June 28 - 1919 - The Treaty of Versailles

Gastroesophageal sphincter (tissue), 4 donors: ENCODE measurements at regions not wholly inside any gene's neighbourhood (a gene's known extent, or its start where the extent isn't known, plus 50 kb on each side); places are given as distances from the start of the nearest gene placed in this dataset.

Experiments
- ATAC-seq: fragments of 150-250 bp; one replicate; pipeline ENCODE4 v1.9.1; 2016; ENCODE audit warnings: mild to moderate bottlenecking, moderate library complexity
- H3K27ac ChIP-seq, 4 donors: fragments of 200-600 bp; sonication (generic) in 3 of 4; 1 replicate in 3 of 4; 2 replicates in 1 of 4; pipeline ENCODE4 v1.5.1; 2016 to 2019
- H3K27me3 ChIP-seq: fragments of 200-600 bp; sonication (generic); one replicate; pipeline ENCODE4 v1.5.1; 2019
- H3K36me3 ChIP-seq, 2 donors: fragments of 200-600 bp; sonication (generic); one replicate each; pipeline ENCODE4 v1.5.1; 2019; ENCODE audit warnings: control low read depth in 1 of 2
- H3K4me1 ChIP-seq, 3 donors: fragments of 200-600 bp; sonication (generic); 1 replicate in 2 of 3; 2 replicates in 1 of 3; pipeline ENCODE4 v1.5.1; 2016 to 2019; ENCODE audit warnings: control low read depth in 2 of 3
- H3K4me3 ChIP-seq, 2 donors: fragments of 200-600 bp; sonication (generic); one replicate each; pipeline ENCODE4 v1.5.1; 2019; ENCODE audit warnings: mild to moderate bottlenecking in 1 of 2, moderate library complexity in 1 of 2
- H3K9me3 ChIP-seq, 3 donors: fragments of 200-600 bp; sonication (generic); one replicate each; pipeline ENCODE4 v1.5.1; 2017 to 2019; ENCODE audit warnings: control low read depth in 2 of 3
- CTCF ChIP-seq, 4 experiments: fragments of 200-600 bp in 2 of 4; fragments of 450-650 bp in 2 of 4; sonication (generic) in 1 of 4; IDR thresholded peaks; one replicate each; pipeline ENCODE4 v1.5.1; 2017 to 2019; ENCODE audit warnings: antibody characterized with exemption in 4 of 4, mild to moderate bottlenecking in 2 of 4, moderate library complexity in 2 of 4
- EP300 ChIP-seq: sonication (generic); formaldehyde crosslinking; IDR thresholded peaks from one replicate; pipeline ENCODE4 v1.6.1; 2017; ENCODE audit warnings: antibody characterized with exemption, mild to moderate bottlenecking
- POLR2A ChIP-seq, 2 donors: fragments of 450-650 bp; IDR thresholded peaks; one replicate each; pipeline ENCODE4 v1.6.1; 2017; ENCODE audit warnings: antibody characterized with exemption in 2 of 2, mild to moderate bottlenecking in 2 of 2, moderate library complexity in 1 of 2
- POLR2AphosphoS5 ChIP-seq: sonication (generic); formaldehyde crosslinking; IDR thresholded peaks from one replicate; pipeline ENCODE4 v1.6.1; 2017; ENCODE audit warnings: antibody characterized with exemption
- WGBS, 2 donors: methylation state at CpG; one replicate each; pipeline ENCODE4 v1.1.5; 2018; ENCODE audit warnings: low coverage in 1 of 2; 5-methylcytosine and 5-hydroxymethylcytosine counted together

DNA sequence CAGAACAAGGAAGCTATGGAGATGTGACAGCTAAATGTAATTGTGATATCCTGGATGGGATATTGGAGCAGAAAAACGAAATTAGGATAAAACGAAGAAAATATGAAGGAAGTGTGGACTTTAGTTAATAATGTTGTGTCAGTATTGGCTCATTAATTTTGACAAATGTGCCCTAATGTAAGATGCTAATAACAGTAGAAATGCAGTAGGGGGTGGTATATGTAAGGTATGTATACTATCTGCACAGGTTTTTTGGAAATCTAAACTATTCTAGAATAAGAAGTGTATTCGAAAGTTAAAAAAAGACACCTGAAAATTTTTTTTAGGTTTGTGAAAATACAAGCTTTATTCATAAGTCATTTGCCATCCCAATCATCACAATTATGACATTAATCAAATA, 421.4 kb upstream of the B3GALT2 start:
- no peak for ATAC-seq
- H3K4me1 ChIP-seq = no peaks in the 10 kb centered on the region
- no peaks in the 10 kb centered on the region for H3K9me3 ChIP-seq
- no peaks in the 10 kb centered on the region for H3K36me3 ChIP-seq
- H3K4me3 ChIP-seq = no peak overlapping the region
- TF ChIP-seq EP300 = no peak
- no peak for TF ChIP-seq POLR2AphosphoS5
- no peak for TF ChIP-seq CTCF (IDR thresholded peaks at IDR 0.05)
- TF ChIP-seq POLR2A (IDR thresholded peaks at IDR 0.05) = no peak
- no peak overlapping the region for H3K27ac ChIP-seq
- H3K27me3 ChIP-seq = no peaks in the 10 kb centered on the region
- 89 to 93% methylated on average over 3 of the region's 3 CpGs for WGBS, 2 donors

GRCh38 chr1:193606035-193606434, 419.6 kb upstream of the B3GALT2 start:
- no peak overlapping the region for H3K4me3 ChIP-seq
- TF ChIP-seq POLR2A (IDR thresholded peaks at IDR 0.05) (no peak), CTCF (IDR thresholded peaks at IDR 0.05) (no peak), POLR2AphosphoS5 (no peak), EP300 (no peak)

The Treaty of Versailles officially ended World War I on June 28, 1919, with a negotiated settlement of Germany's territorial losses, reparations, and demilitarization. The fighting of World War I actually ended months earlier, in November 1918, but the desire of France, Britain, and the United States to seek a specific peace with Germany led to a great deal of debate and negotiation. Georges Clemenceau, Prime Minister of France, wanted to punish Germany. UK Prime Minister David Lloyd George sought out a balance that would keep Germany as a trading partner. US President Woodrow Wilson had the lofty aims of his Fourteen Points. The Treaty of Versailles leaned more towards Clemenceau's view, as it made Germany pay reparations at an astonishing level and demilitarized the country. John Maynard Keynes, the famous economist who was on the British delegation, called it a "Carthaginian peace." Germany agreed, and wanted to not sign the Treaty, but they were threatened with an Allied invasion. So the Germans finally came to the table to sign the Treaty of Versailles five years to the day after the assassination of Archduke Franz Ferdinand of the Austro-Hungarian Empire, which sparked the war.